BL, Add. MS 17017; Harley MS 6942 · Bodl. Oxf., MSS Tanner; MSS Clarendon 71, 72, 73; MS Carte 69; MS Tanner 40, fols. 74, 102 · R. Morrice, ‘Ent'ring book’, DWL, Morrice MS P–Q [vols. 1–2] · D. Novarr, The making of Walton's ‘Lives’ (Ithaca, NY, 1958) · R. S. Bosher, The making of the Restoration settlement: the influence of the Laudians, 1649–1662 (1951); rev. edn (1957) · J. Spurr, ‘The Church of England, comprehension and the Toleration Act of 1689’, EngHR, 104 (1989), 927–46 · C. Robbins, ‘The Oxford session of the Long Parliament of Charles II, 9–31 October, 1665’, BIHR, 21 (1948), 214–24 · J. C. Hayward, ‘New directions in studies of the Falkland circle’, Seventeenth Century, 2 (1987), 19–48 · Calendar of the correspondence of Richard Baxter, ed. N. H. Keeble and G. F. Nuttall, 2 vols. (1991) · Walker rev. · Hist. U. Oxf. 4: 17th-cent. Oxf. · Wood, Ath. Oxon., new edn, 4.149–58 · Wood, Ath. Oxon.: Fasti, new edn · Foster, Alum. Oxon. · W. Kennett, A register and chronicle ecclesiastical and civil (1728) · Fasti Angl. (Hardy) · Evelyn, Diary · Pepys, Diary · B. Whitelocke, Memorials of English affairs, new edn, 4 vols. (1853) · R. Scrope and T. Monkhouse, eds., State papers collected by Edward, earl of Clarendon, 3 vols. (1767–86) · E. Hyde, earl of Clarendon, Life (1843) · E. Hyde, earl of Clarendon, The history of the rebellion and civil wars in England, new edn (1843) · P. Barwick, The life of Dr John Barwick (1724) · Reliquiae Baxterianae, or, Mr Richard Baxter's narrative of the most memorable passages of his life and times, ed. M. Sylvester, 1 vol. in 3 pts (1696) · G. B. Tatham, The puritans in power (1913) · Burnet’s History of my own time, ed. O. Airy, new edn, 2 vols. (1897–1900) · I. M. Green, The re-establishment of the Church of England, 1660–1663 (1978) · The poetical works of Edmund Waller, 2 vols. (1777), vol. 1, pp. viii–ix · R. Ollard, Clarendon and his friends (1987) · A. M. Coleby, Central government and the localities: Hampshire, 1649–1689 (1987) · IGI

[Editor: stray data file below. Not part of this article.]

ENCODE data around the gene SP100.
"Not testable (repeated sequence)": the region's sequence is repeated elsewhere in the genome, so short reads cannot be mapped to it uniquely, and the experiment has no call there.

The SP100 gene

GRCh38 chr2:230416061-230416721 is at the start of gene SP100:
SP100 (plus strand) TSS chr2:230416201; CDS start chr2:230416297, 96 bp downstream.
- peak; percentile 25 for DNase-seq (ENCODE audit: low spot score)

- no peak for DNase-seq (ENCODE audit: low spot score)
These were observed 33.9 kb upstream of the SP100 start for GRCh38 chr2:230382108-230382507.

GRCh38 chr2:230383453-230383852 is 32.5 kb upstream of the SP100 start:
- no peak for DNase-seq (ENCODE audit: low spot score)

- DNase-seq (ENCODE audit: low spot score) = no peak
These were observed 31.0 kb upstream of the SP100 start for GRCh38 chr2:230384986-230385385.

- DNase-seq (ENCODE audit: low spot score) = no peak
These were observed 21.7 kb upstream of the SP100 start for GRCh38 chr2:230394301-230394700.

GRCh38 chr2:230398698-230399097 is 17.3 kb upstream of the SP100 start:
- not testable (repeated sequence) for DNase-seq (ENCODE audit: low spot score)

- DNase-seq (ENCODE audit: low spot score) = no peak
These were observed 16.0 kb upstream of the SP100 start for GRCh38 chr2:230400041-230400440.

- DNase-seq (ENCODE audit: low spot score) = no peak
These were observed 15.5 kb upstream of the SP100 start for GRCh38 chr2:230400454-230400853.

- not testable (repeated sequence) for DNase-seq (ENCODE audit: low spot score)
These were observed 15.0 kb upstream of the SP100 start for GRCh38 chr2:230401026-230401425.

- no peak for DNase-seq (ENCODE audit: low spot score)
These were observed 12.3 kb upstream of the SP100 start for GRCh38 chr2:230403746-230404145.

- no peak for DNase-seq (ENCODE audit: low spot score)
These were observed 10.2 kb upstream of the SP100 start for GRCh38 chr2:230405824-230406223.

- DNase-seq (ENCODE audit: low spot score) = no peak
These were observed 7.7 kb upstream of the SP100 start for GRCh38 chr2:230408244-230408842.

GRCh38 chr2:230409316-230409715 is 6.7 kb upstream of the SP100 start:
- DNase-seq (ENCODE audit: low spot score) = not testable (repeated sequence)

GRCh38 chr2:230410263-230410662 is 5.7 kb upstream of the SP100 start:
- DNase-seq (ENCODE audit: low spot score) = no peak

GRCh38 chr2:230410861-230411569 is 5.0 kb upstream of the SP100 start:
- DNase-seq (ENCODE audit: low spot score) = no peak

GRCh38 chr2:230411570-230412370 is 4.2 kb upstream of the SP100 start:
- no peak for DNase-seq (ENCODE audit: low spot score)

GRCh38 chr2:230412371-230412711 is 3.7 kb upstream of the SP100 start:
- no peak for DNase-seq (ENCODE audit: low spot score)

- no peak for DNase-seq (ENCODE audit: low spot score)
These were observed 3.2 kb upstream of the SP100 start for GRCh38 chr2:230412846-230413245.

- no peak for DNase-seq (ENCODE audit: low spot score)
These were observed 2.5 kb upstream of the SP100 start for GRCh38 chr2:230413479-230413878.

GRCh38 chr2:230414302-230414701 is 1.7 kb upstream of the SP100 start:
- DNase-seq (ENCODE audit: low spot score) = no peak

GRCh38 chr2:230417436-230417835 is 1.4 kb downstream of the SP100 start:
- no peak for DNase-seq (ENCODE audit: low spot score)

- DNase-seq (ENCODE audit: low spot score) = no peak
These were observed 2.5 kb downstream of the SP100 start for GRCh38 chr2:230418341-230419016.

Archives  

Bodl. Oxf., letters and MSS · New College, Oxford, letters · Portsmouth Museums and Records Service, accounts of repairs to episcopal properties, donations to charities, and letter to earl of Clarendon |  BL, corresp. with H. P. De Cressey, Add. MS 21630 · NRA, priv. coll., letters to Sir Charles Cottrell · Worcs. RO, corresp. with Lady Pakington


Likenesses  

P. Lely, oils, c.1660–1662, Christ Church Oxf. [see illus.] · studio of P. Lely, oils, c.1662, NPG · S. Cooper, 1667, Walters Art Gallery, Baltimore · P. Lely, oils, second version, Rousham House, Oxfordshire · E. Luttrell?, chalk drawing (after Lely?), NPG; repro. in Ollard, Clarendon · portrait, Farnham Castle, Surrey · portrait, Oriel College, Oxford · portrait, Pembroke College, Oxford · portrait, Charterhouse